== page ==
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Valley People

DAN KUNY is organizing a County-wide football team to challenge any neighboring county to a game at the Boonville Fairgrounds on July 31. A small entrance fee will be charged to cover the costs of the refs and the lights. Anyone interested in participating should call Dan Kuny at 489-8452.

LOGGER DAN also mentioned that he and several friends were back at work in the woods, which Dan hoped meant a slight improvement in the local timber economy.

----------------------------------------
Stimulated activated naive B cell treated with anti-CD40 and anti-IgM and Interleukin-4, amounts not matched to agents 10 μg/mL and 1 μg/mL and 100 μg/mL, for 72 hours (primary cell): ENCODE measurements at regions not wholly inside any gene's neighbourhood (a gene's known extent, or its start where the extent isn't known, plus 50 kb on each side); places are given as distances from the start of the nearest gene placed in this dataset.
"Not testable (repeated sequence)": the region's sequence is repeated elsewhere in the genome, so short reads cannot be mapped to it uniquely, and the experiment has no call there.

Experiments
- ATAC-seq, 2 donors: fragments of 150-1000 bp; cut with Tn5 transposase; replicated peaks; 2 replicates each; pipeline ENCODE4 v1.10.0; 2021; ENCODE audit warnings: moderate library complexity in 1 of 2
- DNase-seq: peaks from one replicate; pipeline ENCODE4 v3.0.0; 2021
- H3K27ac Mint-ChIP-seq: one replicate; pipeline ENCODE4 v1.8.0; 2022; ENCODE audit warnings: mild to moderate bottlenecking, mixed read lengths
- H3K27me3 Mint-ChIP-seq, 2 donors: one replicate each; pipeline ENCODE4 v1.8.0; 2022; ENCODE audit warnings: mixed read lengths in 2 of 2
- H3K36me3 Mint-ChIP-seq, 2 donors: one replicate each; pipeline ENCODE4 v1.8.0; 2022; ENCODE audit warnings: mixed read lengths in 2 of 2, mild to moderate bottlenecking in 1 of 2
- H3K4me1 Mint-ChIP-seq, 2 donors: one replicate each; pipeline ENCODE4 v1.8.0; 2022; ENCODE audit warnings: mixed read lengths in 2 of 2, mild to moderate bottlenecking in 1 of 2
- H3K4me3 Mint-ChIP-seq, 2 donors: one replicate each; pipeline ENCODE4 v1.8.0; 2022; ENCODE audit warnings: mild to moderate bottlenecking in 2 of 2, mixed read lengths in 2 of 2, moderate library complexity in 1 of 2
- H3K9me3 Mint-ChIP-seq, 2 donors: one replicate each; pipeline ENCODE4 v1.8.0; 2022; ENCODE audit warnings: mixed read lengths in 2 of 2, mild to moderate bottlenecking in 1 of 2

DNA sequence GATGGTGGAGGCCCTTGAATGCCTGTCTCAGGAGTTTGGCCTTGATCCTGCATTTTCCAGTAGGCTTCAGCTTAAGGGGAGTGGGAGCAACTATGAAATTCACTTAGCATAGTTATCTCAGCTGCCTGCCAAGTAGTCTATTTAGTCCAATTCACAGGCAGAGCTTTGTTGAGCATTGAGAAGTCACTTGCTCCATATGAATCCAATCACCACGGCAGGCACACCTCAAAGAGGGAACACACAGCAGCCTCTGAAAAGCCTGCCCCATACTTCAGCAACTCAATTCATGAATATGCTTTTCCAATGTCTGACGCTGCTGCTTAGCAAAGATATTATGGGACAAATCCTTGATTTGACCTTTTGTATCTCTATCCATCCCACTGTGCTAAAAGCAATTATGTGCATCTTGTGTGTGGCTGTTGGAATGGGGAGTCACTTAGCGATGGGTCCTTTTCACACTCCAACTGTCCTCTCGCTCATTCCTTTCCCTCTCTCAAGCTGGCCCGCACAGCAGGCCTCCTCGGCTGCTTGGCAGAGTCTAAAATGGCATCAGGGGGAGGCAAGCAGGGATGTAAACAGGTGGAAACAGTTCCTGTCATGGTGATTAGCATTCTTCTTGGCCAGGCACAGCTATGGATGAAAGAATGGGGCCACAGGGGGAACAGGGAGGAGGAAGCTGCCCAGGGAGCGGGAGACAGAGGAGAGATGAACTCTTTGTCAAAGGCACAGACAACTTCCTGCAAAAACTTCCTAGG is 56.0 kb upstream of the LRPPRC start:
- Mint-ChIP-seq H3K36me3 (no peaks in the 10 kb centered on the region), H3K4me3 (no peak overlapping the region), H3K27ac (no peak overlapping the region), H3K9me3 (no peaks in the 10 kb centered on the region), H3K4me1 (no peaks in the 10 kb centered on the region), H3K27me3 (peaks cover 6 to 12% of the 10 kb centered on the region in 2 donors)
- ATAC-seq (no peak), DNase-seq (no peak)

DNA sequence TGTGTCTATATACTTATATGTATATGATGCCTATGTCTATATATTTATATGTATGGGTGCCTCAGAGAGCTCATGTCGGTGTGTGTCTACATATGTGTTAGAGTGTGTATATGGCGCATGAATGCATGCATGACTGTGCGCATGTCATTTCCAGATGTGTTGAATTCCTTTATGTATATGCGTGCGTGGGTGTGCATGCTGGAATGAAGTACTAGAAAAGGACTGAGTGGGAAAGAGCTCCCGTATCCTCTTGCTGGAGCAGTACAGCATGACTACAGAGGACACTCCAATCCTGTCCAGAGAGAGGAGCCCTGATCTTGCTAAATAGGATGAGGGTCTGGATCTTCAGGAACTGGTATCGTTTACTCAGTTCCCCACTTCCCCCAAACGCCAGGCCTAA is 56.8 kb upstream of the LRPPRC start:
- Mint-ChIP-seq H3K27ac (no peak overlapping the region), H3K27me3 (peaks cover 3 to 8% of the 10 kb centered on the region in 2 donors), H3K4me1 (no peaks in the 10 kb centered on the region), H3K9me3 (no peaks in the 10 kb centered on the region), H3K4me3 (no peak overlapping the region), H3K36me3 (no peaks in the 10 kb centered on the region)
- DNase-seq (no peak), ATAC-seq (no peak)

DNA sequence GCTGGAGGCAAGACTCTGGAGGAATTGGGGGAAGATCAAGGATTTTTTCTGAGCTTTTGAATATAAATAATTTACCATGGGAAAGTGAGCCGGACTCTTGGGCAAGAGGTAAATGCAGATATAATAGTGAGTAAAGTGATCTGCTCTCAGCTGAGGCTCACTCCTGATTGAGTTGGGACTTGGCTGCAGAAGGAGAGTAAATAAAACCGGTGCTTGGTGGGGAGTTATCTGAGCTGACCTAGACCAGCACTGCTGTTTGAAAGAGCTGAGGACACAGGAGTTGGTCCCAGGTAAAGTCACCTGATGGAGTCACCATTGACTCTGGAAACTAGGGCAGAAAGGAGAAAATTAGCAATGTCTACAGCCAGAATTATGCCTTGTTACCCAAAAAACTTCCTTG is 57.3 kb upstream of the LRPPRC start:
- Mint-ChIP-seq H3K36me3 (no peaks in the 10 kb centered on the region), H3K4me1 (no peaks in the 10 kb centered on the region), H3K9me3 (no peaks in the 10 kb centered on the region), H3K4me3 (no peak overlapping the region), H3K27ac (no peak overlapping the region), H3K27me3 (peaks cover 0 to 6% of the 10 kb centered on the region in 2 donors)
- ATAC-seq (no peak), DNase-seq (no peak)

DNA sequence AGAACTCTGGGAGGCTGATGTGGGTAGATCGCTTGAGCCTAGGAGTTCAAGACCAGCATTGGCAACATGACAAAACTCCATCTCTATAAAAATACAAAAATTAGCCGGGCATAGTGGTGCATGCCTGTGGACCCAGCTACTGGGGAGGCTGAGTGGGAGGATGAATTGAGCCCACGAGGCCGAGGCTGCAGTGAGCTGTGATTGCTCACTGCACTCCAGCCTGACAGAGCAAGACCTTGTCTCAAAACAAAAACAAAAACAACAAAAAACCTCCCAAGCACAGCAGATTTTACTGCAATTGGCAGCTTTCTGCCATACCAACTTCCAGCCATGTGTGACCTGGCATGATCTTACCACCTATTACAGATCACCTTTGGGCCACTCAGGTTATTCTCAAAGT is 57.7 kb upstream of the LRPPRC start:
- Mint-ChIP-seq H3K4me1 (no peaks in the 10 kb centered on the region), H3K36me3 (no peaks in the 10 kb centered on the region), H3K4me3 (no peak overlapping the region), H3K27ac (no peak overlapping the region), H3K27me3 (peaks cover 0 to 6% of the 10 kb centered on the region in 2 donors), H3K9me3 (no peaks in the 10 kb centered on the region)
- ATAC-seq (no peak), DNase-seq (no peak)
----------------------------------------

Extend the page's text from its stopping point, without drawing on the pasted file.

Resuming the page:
CHERYL SCHRADER of Anderson Valley Rescue is annoyed — seriously annoyed — at the Animal Control Officers, now part of the Sheriff's Department. This is what happened: Jed Adams' dog got loose last week. The dog has a large, cancerous tumor on its side, and was not long for this world when he managed to free himself for a last jaunt up Anderson Valley Way. Jed wasn't at home, but Cheryl was. Cheryl lives just down the street from Jed. Someone spotted Jed's dog and called Animal Control. Someone else spotted Jed's dog and called Cheryl. Cheryl told Animal Control she'd handle it. Better yet Anderson Valley Rescue would pay for whatever care ensued. But Animal Control was dispatched to pick up the dog even after Cheryl assured the officers that Jed was hustling back from Ukiah to take care of the animal, which answers only to Jed and his wife, Angel. The dog needed Jed and some veterinary attention, not incarceration at the Ukiah Animal Shelter and treatment courtesy of the taxpayers. But Animal Control came out to take the dog to the shelter even after being told by Cheryl, a person well known to them and to Sheriff Allman, as well known to Animal Control and the Sheriff as Cheryl's invaluable charity, Anderson Valley Rescue. Cheryl had assured Animal Control that Jed would arrive momentarily to round up his dog and get it to the vet. Cheryl was concerned that if Animal Control tried to catch Jed's dog the dog could be injured further, perhaps even shot to death as a dog was last week in Ukiah when it attacked one of the Animal Control officers. “Dogs see people with cat poles coming at them and they run away,” Cheryl explains. “Dogs see their owners coming and they go to their owners,” as Jed's dog did the instant he saw Jed and Mrs. Adams arrive. Jed quickly took his own dog into his own custody. But Animal Control talked Jed into handing the dog to them, and off the dog went to the Dog Jail in Ukiah. From there, Jed's dog, at County expense, went to the vet. The vet said Jed's dog would have to be put down. Back the dog went to the County shelter where Cheryl intervened, took the dog to the dog doc at her expense and the dog was put out of its last misery. She and Jed could have handled the whole affair at no cost to broke Mendocino County, which is now several hundred dollars broker because Animal Control ignored Cheryl's offer to handle the matter at no cost to the taxpayers. Anderson Valley Rescue, not so incidentally, spent a hundred thou last year spaying and neutering animals. They'll spend more this year. Sheriff Allman has just turned over responsibility for the entire County's feral and problem cat population to Cheryl and AV Rescue. The Sheriff no longer has to dispatch his Animal Control officers to deal with problem tabbies, and AV Rescue is saving the County a lot of money. So, Cheryl asks, “Why does Animal Control waste their time on calls like Jed's when they are specifically told that there is no problem and the dog's owner is taking care of the problem? No wonder the County's broke.”